The court found plaintiffs accepted defendant's bid within a reasonable time. The evidence adequately supports this finding. On the day plaintiffs submitted their bid to the Navy they informed defendant its bid had been included therein, plaintiffs' bid was the low bid, and in the event it was accepted, they would send defendant a contract. Within two weeks of acceptance of plaintiffs' bid the proposed contract was sent defendant. No objection was made respecting any delay. There is no evidence plaintiffs delayed acceptance of defendant's bid ‘in the hope of getting a better price’, or for any other reason. The court not only found the proposed written contract was not a counter offer, but also found defendant refused to execute it ‘because of the issue of the painting of the steel joists' and that ‘the issue of the content of plaintiffs' written subcontract form was not raised by defendant until after defendant had refused to perform.’ These findings are supported by substantial evidence indicating the only reason defendant refused to perform was because under its bid it was required to paint the joists and, apparently, it had not considered this work in making its bid. Noteworthy is the fact defendant was told the only ‘thing’ plaintiffs asked it to do was the work covered by Section 9F of the prime contract, plans and specifications. Particularly pertinent to the situation at bench is the statement of the court in Drennan v. Star Paving Co., supra, 51 Cal.2d 409, 416, 333 P.2d 757, 761, that:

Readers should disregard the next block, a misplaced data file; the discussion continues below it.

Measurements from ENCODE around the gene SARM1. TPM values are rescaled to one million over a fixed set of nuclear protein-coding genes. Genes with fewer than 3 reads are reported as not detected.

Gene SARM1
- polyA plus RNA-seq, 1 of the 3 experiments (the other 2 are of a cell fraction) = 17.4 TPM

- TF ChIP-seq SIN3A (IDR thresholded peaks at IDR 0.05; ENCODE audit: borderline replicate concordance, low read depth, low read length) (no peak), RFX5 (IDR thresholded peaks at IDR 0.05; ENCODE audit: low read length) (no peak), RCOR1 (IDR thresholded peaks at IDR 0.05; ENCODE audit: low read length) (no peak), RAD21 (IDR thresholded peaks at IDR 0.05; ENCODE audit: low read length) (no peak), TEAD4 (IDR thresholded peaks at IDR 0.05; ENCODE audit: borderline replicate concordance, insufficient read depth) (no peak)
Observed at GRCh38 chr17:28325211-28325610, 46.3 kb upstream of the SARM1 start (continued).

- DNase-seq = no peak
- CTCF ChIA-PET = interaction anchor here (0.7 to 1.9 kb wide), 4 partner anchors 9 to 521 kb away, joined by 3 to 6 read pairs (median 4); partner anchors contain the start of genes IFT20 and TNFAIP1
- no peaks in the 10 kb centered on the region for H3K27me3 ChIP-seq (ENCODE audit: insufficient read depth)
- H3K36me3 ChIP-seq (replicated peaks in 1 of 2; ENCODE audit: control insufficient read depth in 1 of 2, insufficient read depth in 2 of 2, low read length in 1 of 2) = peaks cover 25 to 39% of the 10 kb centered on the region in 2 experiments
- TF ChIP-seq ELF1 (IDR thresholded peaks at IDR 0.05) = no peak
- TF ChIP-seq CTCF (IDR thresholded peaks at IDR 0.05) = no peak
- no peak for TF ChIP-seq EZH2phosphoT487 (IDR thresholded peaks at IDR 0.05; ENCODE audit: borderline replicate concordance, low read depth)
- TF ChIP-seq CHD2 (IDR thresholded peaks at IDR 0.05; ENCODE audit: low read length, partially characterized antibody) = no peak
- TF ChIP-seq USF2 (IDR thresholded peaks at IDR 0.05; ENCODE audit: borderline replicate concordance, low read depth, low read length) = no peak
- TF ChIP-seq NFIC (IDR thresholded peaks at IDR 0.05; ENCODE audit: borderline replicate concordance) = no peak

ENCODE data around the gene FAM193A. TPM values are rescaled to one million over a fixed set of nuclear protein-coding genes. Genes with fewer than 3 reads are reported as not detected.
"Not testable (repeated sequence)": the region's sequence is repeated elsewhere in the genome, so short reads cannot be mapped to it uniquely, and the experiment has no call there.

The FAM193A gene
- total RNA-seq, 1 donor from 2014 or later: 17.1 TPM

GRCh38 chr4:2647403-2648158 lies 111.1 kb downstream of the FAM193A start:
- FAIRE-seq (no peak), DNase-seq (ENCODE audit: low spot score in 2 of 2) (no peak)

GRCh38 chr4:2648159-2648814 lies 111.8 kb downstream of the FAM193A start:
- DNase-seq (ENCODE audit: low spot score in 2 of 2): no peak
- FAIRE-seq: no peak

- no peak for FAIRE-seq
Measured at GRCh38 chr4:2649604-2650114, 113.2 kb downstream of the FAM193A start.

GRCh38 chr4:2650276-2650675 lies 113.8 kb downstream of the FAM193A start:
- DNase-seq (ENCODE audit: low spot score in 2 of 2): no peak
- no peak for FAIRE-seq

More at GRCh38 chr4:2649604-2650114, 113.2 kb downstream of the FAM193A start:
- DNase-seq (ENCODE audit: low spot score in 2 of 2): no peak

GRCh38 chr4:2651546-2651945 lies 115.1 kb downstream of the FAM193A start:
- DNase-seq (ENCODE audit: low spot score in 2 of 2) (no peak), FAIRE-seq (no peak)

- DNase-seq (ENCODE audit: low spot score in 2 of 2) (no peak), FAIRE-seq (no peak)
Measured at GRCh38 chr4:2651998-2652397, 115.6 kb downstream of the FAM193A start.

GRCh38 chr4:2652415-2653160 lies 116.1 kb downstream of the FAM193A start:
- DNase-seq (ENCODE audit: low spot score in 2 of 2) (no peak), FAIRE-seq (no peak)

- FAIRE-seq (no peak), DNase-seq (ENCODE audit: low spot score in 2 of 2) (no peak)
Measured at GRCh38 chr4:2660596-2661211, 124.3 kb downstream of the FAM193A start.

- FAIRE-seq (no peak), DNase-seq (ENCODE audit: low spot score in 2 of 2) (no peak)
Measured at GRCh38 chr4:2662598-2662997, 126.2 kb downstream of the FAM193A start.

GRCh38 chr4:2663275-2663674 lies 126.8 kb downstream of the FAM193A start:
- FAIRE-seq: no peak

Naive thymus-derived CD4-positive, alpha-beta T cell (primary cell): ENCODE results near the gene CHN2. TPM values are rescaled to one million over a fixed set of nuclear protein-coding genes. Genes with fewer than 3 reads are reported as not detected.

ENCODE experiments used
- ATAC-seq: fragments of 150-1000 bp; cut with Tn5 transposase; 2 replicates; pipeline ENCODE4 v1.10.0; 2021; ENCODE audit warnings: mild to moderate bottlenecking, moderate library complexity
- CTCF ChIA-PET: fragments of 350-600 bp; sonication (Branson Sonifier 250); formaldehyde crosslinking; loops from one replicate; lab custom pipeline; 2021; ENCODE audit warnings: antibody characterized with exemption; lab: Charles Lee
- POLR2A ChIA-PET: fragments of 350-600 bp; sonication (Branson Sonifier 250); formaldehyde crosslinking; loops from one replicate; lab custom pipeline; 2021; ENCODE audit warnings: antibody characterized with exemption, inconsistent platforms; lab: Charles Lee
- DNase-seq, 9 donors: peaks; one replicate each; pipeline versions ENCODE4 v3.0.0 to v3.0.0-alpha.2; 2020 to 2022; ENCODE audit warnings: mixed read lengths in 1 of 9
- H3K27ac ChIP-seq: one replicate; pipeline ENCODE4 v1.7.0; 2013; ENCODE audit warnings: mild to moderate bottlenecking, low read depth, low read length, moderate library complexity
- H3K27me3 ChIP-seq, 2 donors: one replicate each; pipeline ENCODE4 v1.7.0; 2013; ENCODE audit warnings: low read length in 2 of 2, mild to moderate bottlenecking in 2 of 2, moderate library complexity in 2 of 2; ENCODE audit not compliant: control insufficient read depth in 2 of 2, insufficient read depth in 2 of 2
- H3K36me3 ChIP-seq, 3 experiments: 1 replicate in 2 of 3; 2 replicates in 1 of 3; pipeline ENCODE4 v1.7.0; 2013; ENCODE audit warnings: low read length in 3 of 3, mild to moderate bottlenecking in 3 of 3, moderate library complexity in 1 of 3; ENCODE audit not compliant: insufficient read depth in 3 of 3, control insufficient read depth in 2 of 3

‘As between the subcontractor who made the bid and the general contractor who reasonably relied on it, the loss resulting from the mistake should fall on the party who caused it.’
We deem immaterial to a decision in the case defendant's contention an enforceable contract was not created between plaintiffs and defendant because mutual assent was lacking and for this reason the judgment is in error. Obviously the doctrine of promissory estoppel is not premised upon the existence of an enforceable contract. The judgment in the case at bench was proper under the facts found and the law as declared in Drennan v. Star Paving Co., supra, 51 Cal.2d 409, 333 P.2d 757.
The judgment is affirmed.
COUGHLIN, Associate Justice.
GERALD BROWN, P.J., and AULT, J., concur.